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On Tuesday the Washington Area Music Association announced the nominees for the 26th annual Wammies, which take place Feb. 19 at the State Theatre. It’s no secret that I and others have long been critical of the local awards ceremony’s mistakes, omissions, and policies. I’d hoped this year would be very different but, alas, I remain frustrated.
But first, some background: This past November, WAMA board member and musician Diana Quinn asked me to suggest some nominees. Each year, WAMA members select most of the nominees, but the organization also contacts “experts” for additional assistance. I sent her an extensive list of local performers and recordings in the areas of rap, pop, rock, EDM, world music, blues, soul, jazz, roots rock, and metal, and included links from a variety of publications covering those artists and recordings. On the jazz front, I urged her to contact Washington City Paper critic Michael J. West and DJ, writer, and recording engineer Larry Appelbaum.
Quinn said she’d bring my suggestions to WAMA’s board. She said WAMA compiles the votes of its dues-paying members, and if there are not enough nominees in some categories, they consider the suggestions of the experts, which have to be seconded by someone in WAMA to make it on the ballot. As for the number of experts contacted this year, WAMA president Mike Schreibman says “anywhere from 2 to 10 depending on the category.”
Obviously, I’m pleased to see some of my suggestions made it. For the first time, rapper Fat Trel, experimental-pop act Bluebrain, Mariachi Los Amigos, and eclectic indie label Sockets Records were nominated. Oddisee, Zenizia Allstar, Orquesta La Leyenda, The Caribbean, Deleted Scenes, Kid Congo Powers, and Edie Sedgwick also are included. The Wammies will be that much more diverse this year. The addition of these artists helps make the rapper, electronica artist, record company, Latin duo/group, and pop/rock duo/group categories more reflective of what D.C. had to offer in 2011.
Now for the bad news. The go-go categories almost entirely ignored younger musicians, such as popular and critically lauded bounce beat groups like TCB, XIB, Reaction Band, TOB, and ABM. (I suggested go-go talker Killa Cal, but he didn’t make the list.)
The omissions continue. Maryland-based Haitian band Rafrechi may have played Kennedy Center’s Millennium Stage recently, but they weren’t nominated. Maryland soul singer Jim Bennett won a southernsoulrnb.com award, but he didn’t make the cut, either. There is no heavy metal category. Sockets Records got a nomination, but indie-rock acts associated with that label, like Hume and Laughing Man, were not (nor was the Sockets hip-hop band The Cornel West Theory). Few of Michael J. West’s favorite local jazz musicians are included—where are Brian Settles, Nasar Abadey, and Brad Linde? Volta Bureau , Protect-U, and Outputmessage released acclaimed EDM recordings, but they’re not applauded here. I’ve made the case for many of these musicians in earlier articles on the Wammies, but WAMA doesn’t seem interested.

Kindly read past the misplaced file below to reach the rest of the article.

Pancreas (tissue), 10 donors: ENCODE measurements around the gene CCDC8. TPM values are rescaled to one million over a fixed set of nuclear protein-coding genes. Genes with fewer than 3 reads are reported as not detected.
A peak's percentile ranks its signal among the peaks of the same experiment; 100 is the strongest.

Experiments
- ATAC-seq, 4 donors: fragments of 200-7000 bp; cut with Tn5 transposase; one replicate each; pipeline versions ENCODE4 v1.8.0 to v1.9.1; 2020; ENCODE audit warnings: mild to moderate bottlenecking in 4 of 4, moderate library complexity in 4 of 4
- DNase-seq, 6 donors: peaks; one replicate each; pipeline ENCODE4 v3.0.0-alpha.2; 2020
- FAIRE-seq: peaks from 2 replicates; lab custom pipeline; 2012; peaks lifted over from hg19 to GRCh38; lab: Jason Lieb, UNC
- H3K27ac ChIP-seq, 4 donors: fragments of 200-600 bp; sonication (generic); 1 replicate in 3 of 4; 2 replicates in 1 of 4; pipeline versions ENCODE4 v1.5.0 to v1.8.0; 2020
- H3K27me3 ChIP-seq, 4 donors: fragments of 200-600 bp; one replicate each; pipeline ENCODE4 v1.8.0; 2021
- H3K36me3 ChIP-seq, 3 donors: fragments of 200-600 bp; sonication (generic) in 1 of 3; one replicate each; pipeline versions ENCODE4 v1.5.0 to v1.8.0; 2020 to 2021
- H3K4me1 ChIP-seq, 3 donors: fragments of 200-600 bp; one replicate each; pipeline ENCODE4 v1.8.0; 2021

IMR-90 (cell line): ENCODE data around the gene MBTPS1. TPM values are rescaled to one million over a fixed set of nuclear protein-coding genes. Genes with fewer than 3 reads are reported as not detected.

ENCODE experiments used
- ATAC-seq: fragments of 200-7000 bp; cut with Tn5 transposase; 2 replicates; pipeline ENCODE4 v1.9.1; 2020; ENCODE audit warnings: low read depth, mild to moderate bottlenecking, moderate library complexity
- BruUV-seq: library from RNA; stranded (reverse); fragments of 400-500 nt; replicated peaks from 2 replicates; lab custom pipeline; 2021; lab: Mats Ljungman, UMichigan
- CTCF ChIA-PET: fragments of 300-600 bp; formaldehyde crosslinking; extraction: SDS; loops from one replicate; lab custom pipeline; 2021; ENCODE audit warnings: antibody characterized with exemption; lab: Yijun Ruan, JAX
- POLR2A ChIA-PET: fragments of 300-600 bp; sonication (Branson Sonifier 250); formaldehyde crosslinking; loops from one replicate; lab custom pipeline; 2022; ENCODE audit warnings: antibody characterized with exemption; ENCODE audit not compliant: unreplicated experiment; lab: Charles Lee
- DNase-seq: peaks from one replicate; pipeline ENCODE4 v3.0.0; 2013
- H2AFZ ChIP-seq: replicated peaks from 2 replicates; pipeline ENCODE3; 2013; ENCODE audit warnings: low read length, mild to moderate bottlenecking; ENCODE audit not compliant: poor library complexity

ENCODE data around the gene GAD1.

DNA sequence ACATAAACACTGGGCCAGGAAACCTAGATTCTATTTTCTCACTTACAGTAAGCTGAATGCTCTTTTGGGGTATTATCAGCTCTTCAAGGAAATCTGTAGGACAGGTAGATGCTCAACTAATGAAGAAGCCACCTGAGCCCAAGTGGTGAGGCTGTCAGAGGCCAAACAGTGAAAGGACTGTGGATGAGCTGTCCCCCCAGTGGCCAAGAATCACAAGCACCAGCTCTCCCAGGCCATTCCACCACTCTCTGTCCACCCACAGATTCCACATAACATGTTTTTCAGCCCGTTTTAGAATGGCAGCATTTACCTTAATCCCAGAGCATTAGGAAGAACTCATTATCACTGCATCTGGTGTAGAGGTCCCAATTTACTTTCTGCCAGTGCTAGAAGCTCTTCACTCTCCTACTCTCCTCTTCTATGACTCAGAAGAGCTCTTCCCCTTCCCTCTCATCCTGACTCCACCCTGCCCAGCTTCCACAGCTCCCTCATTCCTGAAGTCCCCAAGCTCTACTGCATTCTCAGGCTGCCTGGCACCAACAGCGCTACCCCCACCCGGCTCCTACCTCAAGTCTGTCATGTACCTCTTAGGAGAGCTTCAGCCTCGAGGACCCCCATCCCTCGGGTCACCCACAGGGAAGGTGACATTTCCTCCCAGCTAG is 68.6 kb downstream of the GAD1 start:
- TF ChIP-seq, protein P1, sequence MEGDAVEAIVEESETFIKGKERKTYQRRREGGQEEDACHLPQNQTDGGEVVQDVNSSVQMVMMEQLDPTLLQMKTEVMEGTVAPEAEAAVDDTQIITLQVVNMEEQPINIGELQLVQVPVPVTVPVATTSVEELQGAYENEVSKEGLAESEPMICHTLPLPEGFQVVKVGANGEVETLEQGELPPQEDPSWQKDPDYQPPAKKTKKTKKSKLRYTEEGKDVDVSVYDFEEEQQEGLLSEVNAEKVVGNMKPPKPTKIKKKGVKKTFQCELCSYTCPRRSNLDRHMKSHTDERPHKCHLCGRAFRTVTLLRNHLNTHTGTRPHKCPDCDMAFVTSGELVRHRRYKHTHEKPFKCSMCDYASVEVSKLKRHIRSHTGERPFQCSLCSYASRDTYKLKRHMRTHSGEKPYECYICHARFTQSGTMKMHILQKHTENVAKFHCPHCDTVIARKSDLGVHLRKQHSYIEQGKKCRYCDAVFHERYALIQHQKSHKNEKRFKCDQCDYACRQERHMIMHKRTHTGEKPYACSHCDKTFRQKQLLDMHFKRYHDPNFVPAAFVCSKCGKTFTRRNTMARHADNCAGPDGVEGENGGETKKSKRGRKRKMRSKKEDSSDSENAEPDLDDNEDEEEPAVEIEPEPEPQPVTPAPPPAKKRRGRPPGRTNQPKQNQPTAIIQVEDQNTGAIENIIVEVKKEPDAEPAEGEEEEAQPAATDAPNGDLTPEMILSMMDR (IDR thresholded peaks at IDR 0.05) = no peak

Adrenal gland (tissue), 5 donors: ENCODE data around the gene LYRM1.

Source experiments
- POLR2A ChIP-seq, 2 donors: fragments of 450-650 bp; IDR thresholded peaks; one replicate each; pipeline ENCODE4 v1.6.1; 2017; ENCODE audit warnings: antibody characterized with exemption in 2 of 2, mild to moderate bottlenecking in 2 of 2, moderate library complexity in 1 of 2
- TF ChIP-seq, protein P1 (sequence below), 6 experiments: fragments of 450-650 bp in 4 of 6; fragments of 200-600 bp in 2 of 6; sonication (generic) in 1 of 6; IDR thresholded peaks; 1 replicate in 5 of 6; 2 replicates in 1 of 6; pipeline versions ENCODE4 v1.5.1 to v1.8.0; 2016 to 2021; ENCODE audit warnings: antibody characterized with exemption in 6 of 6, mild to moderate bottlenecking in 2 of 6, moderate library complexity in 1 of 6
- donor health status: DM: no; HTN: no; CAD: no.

Real talk: In the end, my complaint isn’t that individual artists I like are ignored by the Wammies (although plenty are), but that the Wammies need to reach out to a truly wide variety of experts, and do a better job demonstrating they care about all styles of music. It was nice that Quinn reached out to me and included some of my suggestions this year, but it’s still disappointing how much impactful local music—-much of which is heralded by local media—-is ignored each year. While time and time again, WAMA insists it does its homework and that it’s the responsibility of skeptics to become paying members of WAMA if they feel a sound needs more attention, the hit-and-miss nature of this year’s ballot shows that WAMA’s approach is not working. After a quarter century, WAMA has not convinced many local musicians that it is worth it to join the organization.
To get a sense of WAMA’s biases, look at the general music awards at the bottom of the ballot. WAMA’s “musician of the year” nominees include roots rockers, folkies, and a klezmer musician, but no modern jazz, reggae, R&B, go-go, metal, or indie-rock players. It should probably go without saying, then, that the category is disappointingly homogeneous—it includes 10 white men and one white woman. Since the Wammies include a wide range of genre categories honoring musicians from all walks of life, you’d think the “musician of the year” prize wouldn’t seem limited to such a narrow few.
But that is WAMA. Dues-paying members have until Feb. 5 to vote for their choices.
*correction-This blogpost originally said there were no metal bands nominated. While there is no metal category, Periphery was nominated for best modern rock group, and Pentagram for best modern rock recording.